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6. Lingo for in-person pupils, remote teachers: "Zoom in a room"
6-year-old Amanda Duran gets a hug yesterday from her mom, Lizette, on the first day of school at Heliotrope Elementary School in Maywood, Calif. Photo: Jae C. Hong/AP

Frustrated parents in San Francisco call it "Zoom in a Room," AP reports:

  • Kira Gaber was told to send her kindergartner back to his classroom with a laptop and headphones. His teacher will be working online from home, while an adult monitor watches the kids.

What's happening: Educators were among the first groups eligible for vaccines, but some districts let them keep working from home if they ‚ÄĒ or someone they live with ‚ÄĒ is at high COVID risk.

  • California ranks last in the country for in-person K-12 instruction, according to Burbio, which tracks some 1,200 school districts.
7. "Andrew Cuomo's White-Knuckle Ride"

Photo illustration: Devin Oktar Yalkin for The New York Times.

New York's governor "seems determined to prove that the instincts that have gotten him into trouble can get him out of it," Matt Flegenheimer writes in the N.Y. Times Magazine:

Once liable to be spotted about town, flashing a thumbs-up from a 1968 Pontiac GTO with a "1" license plate, Cuomo has ventured out recently under only the most prescribed of circumstances. ...
He has said he wore his dad’s shoes on especially trying days. "Shakespeare, Oedipus, Freud," Liz Krueger, a Manhattan state senator, who has known the family for decades, told me. "They all need to be in the room."

Keep reading (subscription).

8. Crypto gets legit

Illustration: Annelise Capossela/Axios

Coinbase, the country's largest cryptocurrency exchange, goes public today at a valuation that could top $100 billion, Axios Pro Rata maestro Dan Primack and Pro Rata Weekend creator Kia Kokalitcheva write.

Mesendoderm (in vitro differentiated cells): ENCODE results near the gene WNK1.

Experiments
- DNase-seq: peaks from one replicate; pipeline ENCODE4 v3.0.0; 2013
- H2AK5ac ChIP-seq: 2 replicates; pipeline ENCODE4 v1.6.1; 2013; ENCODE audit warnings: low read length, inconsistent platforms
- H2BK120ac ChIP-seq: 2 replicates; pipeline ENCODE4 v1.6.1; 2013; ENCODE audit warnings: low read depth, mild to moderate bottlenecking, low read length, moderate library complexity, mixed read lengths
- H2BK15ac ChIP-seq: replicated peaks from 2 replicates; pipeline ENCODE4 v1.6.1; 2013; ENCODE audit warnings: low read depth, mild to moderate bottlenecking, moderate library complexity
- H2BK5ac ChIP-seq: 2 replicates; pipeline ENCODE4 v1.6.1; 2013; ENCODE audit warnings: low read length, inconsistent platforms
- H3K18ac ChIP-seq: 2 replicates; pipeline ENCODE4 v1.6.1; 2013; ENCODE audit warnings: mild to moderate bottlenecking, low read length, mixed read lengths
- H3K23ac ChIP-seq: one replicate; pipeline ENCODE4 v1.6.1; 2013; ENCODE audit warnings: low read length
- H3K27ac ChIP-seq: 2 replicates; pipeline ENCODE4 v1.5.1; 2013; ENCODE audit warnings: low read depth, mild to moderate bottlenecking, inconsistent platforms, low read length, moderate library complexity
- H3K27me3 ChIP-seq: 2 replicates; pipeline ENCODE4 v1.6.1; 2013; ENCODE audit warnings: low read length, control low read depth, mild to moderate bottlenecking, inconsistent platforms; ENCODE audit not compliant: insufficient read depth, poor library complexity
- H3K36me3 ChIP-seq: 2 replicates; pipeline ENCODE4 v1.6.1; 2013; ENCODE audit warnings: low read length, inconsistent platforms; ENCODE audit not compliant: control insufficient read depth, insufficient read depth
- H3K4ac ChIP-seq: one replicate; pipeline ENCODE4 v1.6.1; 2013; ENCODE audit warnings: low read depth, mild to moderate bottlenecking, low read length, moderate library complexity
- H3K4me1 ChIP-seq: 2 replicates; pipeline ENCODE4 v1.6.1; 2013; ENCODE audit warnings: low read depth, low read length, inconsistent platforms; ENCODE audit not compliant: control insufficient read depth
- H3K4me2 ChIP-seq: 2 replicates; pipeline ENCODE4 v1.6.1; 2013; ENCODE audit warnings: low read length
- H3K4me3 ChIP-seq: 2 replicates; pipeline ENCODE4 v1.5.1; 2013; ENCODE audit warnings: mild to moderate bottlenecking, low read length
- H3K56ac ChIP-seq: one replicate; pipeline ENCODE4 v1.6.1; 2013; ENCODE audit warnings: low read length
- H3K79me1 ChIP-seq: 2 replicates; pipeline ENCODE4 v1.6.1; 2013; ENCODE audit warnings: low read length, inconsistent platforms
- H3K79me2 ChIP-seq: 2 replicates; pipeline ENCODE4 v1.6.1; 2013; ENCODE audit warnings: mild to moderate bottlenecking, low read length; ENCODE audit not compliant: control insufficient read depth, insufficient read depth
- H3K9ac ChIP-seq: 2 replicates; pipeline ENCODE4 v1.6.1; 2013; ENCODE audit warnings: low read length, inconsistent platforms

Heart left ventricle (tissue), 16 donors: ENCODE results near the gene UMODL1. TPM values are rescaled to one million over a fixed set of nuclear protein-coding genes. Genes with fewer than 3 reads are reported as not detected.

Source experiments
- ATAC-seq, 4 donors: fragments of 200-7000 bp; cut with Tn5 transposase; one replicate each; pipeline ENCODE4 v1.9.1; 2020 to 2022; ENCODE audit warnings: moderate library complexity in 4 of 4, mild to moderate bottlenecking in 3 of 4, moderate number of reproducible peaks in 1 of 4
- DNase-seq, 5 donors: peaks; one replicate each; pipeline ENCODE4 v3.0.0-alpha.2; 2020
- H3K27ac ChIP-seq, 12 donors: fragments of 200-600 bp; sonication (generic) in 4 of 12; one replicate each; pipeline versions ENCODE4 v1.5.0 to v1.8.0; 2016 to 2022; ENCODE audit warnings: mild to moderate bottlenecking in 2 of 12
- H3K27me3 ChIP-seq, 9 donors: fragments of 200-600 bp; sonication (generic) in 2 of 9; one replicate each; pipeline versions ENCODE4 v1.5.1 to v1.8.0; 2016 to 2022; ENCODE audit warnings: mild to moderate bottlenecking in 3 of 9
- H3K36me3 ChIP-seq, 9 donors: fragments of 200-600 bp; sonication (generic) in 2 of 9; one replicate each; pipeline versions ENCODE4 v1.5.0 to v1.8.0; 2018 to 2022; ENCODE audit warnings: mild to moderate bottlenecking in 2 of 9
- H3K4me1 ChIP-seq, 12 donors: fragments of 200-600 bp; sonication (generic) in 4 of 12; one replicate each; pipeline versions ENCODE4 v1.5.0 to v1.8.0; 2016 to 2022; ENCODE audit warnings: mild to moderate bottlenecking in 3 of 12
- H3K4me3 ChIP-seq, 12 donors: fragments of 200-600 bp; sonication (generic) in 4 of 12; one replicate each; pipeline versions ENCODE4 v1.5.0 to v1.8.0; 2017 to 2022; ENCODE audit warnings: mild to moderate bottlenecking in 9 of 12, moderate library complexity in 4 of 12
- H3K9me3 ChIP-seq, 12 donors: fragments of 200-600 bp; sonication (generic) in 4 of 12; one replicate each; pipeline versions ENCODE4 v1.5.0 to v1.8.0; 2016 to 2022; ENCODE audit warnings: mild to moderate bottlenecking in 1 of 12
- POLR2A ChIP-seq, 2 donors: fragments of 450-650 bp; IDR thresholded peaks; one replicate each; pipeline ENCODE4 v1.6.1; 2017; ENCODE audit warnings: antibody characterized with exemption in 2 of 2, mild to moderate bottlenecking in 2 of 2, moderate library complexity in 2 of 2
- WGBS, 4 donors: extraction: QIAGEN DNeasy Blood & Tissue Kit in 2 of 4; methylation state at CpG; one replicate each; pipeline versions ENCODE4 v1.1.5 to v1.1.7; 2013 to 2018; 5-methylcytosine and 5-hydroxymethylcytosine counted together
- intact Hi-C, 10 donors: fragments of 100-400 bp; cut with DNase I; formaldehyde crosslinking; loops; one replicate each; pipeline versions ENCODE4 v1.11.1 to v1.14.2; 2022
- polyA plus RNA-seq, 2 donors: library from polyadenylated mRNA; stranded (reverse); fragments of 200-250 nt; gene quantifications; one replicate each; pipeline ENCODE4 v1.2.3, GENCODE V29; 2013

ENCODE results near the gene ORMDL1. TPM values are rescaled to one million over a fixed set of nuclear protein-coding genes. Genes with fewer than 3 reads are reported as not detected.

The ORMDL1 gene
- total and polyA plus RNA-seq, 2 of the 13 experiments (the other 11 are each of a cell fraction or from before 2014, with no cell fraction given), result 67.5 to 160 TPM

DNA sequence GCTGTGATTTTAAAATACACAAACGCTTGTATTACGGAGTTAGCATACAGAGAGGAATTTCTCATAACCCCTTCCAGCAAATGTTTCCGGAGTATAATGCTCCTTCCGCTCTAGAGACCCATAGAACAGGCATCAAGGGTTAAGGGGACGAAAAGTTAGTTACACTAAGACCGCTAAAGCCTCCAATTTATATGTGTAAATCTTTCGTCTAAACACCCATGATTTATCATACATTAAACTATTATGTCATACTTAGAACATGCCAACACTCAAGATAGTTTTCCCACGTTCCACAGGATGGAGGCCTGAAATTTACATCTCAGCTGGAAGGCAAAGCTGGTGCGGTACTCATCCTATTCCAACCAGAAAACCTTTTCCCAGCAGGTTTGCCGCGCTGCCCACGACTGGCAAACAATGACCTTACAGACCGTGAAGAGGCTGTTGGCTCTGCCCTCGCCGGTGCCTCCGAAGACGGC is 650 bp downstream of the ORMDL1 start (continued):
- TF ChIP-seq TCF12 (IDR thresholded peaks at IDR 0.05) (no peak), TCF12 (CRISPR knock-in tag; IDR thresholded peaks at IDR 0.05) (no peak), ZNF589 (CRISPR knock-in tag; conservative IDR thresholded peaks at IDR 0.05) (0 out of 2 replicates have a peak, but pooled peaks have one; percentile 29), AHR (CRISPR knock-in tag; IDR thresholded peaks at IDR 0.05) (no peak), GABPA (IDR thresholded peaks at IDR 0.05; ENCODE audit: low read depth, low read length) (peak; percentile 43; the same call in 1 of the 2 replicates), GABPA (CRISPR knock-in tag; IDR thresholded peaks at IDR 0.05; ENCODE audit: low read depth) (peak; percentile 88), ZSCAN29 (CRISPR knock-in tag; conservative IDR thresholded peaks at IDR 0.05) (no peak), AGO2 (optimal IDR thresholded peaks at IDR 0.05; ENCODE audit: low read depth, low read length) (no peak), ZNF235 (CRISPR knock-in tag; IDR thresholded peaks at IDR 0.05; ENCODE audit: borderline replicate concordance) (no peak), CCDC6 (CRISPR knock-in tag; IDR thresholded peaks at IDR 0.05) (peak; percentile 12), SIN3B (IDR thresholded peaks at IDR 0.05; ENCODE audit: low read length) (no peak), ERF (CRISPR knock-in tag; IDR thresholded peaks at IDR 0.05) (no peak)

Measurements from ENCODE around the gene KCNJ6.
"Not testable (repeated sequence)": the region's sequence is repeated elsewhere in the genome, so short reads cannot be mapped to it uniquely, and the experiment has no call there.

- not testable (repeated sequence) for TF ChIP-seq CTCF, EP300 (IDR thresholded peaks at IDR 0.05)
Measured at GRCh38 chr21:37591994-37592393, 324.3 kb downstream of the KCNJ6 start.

• Why it matters: This gives crypto a Wall Street seal of legitimacy, after an early existence marred by ties to illicit goods.

Coinbase is going public via a direct listing, rather than through an initial public offering (IPO) or special purpose acquisition company (SPAC). This means that early investors and employees will sell shares directly, with Coinbase itself not receiving any proceeds.

  • "It's exactly in the spirit and ethos of crypto," Coinbase president and COO Emile Choi tells the Axios Re:Cap podcast, in an episode posting later this morning. "Let the market determine what the price should be without intermediaries."

The big picture: Coinbase is going public in the midst of a Bitcoin price boom that's lasted for more than a year.

  • A bear case is that Bitcoin prices plummet, creating what industry insiders call a "Bitcoin winter."

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9. Cover of the week

Courtenay Brown noted in Axios Closer that this is basically a Mad Libs for our times.

10. 1 fun thing: Airline seats of the future

Photo: Crystal Cabin Award Association

The annual Crystal Cabin Awards, based in Hamburg, are trophies for innovative airplane-interior design. The University of Cincinnati won the "University" category for the Coffee House Cabin (above), "a long table for meetings, productive work and coffee breaks."

Photo: Crystal Cabin Award Association

Airbus won "Visionary Concepts" for a mock-up (above) with individual seats that swivel to change direction, "so families or groups traveling together can form smaller pods," per CNBC:

  • Before you board, you can pre-program seat preferences, like the degree of recline, so your pod is customized when you arrive.